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Responding to a Chemical Spill - Are You Prepared?

Kellie Thimmes, BS, DISIPC
Posted by Kellie Thimmes, BS, DISIPC on Jul 25, 2023 1:26:32 PM

Despite best efforts, chemical spills happen. When they do, it is important to take immediate action to ensure the safety of everyone in the facility. If handled properly, a spill may be nothing more than a nuisance. If handled improperly, even a small spill can result in harmful exposure to you and your co-workers. No matter how small or insignificant the spill appears, always notify your colleagues immediately. 

Dental laboratories and practices play a crucial role in crafting dental prosthetics and appliances. They often utilize a wide range of chemicals and substances to achieve precise and high-quality results. However, with the handling and storage of chemicals comes the inherent risk of spills, which can pose significant threats to both human health and the environment. It is essential for employers to prioritize safety measures and environmental responsibility to prevent and effectively respond to chemical spills.


Prevention is the first line of defense against chemical spills. Employers should implement proper storage protocols, including adequate labeling, secure containers, and appropriate segregation of incompatible substances. Regular inspections and maintenance of storage areas, coupled with staff training on safe chemical handling practices, are critical in minimizing the risk of spills.

According to the revised Hazard Communication Standard (HCS)(29 CFR 1910.1200(g)) implemented in 2012, manufacturers, distributors, or importers are required to provide Safety Data Sheets (SDSs) (formerly MSDSs or Material Safety Data Sheets) for each hazardous chemical. These Safety Data Sheets (SDSs) provide crucial information about the dangers associated with the chemicals and are now presented in a 16-section user-friendly format. Safety Data Sheets are not only essential for the safe use of the chemicals but also play a critical role in effectively handling spills.

Response and Containment:

Even with precautionary measures in place, accidents can still happen. That's why facilities need to have a well-defined plan for responding to spills. This plan should include immediate actions like isolating the affected area, evacuating personnel if necessary, and wearing the appropriate personal protective equipment (PPE). Having a well-stocked spill kit that contains absorbents and neutralizers will help ensure that cleanup is fast and effective. Following the steps below can help ensure the safety of everyone in the facility and the environment.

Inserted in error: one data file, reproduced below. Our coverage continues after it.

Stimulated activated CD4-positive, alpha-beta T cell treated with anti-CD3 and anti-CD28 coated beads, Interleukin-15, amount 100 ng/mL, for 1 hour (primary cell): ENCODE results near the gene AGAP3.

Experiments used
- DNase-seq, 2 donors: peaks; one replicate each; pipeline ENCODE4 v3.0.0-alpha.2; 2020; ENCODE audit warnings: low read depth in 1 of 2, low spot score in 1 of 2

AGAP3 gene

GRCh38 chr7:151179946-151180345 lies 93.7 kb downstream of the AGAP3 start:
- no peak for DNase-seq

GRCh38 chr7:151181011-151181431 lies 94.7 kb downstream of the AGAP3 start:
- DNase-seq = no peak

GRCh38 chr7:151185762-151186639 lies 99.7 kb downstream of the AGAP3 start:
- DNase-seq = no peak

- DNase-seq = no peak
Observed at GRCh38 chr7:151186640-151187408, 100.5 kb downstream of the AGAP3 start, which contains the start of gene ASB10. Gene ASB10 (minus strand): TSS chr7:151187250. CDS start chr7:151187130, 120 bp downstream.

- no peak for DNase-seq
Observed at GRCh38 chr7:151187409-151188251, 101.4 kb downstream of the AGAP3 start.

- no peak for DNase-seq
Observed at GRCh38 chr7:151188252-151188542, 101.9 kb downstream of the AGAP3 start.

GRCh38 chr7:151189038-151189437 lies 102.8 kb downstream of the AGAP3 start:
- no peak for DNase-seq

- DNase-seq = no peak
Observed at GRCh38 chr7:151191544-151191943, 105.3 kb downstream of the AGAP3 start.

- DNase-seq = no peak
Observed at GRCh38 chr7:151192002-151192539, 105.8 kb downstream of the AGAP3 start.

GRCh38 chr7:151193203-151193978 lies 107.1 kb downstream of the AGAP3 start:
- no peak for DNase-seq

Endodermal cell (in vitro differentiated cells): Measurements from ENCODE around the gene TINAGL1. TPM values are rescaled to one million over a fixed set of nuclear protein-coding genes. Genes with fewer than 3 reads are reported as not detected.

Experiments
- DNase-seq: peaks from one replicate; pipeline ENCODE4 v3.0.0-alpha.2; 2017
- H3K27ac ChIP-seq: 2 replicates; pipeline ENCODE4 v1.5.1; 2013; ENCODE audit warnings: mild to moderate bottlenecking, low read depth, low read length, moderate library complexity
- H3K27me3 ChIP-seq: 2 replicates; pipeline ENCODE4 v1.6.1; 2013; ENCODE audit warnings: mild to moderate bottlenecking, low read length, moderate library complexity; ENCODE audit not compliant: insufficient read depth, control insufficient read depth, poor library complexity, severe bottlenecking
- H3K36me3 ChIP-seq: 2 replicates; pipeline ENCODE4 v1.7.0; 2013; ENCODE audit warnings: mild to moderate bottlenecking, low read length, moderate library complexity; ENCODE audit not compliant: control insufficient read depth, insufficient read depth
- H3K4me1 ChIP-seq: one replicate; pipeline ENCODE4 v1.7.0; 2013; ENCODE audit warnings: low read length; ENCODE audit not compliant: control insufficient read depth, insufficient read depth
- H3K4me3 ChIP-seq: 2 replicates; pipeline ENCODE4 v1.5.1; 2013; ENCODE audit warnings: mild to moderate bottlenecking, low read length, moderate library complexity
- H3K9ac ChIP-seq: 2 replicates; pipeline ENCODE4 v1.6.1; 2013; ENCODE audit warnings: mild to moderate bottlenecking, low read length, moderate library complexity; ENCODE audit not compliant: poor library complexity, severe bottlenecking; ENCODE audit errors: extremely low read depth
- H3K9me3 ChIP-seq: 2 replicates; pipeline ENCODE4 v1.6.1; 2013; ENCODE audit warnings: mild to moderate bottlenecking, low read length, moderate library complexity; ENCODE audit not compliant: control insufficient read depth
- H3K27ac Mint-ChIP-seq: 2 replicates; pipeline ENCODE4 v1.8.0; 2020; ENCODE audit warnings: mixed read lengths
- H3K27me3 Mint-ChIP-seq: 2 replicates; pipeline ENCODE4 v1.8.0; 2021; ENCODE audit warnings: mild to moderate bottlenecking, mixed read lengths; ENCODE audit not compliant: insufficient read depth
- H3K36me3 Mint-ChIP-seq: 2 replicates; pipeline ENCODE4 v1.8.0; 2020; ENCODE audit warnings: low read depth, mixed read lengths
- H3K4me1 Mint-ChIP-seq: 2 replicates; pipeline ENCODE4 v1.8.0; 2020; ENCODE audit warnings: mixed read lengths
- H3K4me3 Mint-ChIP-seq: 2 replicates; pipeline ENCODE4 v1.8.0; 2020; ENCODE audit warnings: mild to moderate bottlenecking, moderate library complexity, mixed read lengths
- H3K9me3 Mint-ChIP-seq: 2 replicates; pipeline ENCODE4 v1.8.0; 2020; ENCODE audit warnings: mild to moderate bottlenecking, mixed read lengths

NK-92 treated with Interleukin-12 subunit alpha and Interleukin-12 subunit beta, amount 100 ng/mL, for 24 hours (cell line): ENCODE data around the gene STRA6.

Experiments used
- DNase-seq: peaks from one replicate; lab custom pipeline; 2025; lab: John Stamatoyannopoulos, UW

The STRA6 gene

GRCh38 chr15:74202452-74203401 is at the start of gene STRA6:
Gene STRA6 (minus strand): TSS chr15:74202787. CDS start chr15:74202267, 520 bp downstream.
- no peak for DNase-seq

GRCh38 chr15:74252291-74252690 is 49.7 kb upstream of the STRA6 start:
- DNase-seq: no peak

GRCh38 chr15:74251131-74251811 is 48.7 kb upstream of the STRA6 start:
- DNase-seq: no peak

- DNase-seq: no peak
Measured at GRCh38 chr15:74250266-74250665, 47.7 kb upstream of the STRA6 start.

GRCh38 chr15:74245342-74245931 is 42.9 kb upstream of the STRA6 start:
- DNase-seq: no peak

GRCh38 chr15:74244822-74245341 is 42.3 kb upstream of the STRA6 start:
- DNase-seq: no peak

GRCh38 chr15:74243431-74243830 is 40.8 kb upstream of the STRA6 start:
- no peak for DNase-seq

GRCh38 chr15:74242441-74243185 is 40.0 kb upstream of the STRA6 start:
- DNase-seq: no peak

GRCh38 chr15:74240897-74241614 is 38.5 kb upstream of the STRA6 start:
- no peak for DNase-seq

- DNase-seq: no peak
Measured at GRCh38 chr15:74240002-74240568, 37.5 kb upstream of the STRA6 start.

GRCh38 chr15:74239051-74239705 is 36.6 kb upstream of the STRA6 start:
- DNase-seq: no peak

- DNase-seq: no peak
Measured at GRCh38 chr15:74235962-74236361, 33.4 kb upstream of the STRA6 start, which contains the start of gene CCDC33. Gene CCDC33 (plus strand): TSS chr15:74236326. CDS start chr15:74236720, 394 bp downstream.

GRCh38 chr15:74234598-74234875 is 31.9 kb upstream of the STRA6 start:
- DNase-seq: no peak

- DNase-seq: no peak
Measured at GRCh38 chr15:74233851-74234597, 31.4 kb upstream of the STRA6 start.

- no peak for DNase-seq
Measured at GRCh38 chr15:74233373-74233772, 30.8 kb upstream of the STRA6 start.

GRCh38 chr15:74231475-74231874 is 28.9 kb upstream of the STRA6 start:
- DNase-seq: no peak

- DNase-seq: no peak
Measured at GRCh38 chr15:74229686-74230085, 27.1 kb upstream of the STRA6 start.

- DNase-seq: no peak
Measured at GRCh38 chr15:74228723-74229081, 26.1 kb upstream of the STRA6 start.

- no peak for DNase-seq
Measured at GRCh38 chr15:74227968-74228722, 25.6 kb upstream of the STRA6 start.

Step 1: Identify the Substance & Immediately Notify Co-Workers

The first step in dealing with a chemical spill is to evacuate the area. Notify everyone in the vicinity about the spill and ensure that they move to a safe distance away from the spill. The individual in charge should identify the chemical that spilled, the conditions present, handling procedures, amount spilled, and potential dangers. If the situation is life threatening, immediately call 911 for help. 

Depending on the chemical and quantity, it may be necessary to notify local, state, and federal authorities if a spill exceeds a certain limit. The Emergency Planning and Community Right-to-Know Act (EPCRA) specifies reporting obligations for highly hazardous substances. To handle spills effectively, refer to the Safety Data Sheet (SDS) for the specific chemical, particularly section 6 on Accidental Release Measures. This section provides guidance on spill protocols, emergency procedures, expert consultation, and appropriate protective clothing. Following the SDS guidelines ensures safe spill management and compliance with reporting requirements.

Step 2: Protect Yourself 

Once it is determined that the spill is not life threatening and can be managed, you must protect yourself from exposure to the chemical. Before attempting to clean up the spill, protect yourself by wearing the appropriate Personal Protective Equipment (PPE). This includes protective suits, gloves, goggles, boots, a face shield and even a respirator if necessary. Chemical spills can be dangerous. Choose the correct level of PPE by referring to the Safety Data Sheet (SDS) for the agent that spilled. Learn more about SDS online access.

In addition to human safety, employers have a responsibility to safeguard the environment. Spilled chemicals can contaminate soil, waterways, and ecosystems. Facilities need to properly dispose of hazardous waste through licensed waste management companies.